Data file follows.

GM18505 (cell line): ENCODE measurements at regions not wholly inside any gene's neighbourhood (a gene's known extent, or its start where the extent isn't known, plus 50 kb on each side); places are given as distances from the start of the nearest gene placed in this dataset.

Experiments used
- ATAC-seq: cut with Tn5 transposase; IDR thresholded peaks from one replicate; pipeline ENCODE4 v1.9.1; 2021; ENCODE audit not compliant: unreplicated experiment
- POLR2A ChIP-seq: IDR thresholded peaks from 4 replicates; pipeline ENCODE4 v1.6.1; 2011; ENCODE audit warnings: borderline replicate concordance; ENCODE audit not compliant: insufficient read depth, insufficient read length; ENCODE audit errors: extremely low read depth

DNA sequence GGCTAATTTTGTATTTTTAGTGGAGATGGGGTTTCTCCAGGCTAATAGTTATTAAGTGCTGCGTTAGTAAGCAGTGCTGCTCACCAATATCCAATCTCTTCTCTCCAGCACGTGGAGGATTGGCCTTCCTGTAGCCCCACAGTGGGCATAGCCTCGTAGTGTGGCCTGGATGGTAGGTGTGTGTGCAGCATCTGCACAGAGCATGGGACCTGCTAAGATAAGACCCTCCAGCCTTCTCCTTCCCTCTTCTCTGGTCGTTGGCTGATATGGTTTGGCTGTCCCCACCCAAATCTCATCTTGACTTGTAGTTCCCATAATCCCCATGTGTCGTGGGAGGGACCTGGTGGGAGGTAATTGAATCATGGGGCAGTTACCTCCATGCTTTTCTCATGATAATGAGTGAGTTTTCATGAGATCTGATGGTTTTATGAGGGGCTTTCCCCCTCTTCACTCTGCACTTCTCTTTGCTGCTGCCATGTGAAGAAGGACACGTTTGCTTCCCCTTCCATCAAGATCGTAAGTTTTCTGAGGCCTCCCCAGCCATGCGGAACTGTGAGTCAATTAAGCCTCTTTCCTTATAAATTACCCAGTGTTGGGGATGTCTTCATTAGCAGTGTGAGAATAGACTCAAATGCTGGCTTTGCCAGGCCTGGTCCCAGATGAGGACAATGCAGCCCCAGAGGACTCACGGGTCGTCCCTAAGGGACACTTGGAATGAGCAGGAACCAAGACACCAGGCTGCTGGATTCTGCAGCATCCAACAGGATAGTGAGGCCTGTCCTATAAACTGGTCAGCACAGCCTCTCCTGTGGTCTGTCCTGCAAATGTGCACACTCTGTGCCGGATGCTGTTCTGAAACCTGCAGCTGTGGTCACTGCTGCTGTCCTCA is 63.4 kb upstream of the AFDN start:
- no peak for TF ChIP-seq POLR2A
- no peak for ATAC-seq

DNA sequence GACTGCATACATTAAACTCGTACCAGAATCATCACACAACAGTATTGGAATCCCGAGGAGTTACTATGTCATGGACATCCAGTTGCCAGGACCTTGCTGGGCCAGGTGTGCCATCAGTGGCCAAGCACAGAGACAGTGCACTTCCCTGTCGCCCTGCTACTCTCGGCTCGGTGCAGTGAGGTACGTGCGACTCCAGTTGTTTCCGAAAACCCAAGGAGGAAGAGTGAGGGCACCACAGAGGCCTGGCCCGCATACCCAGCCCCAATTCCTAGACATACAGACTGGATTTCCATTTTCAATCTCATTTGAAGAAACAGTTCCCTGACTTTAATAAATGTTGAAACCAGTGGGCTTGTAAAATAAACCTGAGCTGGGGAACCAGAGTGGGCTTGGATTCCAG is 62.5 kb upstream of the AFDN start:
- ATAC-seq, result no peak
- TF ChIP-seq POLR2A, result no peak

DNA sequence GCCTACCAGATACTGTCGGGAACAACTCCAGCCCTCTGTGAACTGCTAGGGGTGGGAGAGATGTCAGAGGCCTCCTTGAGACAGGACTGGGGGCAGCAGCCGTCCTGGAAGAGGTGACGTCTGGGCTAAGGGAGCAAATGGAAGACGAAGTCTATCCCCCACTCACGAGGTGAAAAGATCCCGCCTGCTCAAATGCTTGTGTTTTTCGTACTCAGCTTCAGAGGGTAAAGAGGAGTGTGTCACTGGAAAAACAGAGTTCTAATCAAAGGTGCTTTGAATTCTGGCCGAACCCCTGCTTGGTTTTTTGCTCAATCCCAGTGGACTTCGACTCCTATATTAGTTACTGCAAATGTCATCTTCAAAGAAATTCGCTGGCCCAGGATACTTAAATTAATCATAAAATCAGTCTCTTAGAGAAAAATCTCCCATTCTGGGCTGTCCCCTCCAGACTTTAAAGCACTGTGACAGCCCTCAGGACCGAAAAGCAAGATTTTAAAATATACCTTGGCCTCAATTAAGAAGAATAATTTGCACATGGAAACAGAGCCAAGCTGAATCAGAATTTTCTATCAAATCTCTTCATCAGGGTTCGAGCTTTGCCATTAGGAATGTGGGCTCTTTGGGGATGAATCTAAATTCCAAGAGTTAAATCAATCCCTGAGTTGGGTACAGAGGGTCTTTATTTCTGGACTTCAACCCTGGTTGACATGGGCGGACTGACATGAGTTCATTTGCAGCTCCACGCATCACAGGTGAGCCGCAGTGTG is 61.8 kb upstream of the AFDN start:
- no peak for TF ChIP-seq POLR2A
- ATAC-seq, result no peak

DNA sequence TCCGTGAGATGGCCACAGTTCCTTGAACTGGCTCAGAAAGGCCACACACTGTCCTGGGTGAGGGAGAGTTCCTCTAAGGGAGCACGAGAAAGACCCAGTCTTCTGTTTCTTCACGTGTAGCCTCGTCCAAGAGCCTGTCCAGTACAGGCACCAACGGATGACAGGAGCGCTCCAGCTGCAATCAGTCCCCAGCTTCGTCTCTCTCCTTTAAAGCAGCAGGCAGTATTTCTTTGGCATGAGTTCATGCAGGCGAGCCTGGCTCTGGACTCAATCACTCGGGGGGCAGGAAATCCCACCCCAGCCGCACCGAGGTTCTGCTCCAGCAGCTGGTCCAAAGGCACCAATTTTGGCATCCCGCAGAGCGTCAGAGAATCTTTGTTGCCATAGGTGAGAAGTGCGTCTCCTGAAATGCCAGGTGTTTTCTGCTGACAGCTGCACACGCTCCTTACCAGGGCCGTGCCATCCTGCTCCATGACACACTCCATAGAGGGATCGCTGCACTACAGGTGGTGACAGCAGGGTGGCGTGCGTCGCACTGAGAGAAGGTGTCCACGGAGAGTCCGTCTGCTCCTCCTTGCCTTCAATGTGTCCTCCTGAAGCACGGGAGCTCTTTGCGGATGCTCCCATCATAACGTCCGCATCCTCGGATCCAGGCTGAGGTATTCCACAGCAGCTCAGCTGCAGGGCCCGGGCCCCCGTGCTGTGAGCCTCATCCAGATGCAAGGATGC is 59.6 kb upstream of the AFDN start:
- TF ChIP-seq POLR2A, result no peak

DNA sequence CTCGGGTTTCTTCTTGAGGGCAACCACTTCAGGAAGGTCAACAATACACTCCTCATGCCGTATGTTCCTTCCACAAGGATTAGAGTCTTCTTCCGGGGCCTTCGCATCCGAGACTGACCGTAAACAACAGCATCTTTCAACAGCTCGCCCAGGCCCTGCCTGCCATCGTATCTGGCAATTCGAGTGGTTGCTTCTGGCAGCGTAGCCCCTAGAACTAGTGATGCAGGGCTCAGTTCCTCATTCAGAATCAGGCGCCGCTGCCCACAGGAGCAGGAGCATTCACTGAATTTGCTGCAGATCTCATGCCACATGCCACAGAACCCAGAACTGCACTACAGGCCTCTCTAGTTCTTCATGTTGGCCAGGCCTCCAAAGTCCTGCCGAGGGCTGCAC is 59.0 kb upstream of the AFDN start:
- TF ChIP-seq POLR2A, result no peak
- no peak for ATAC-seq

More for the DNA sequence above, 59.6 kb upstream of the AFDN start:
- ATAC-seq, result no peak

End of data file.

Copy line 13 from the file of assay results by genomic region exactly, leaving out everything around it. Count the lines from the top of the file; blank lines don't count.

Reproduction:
- ATAC-seq, result no peak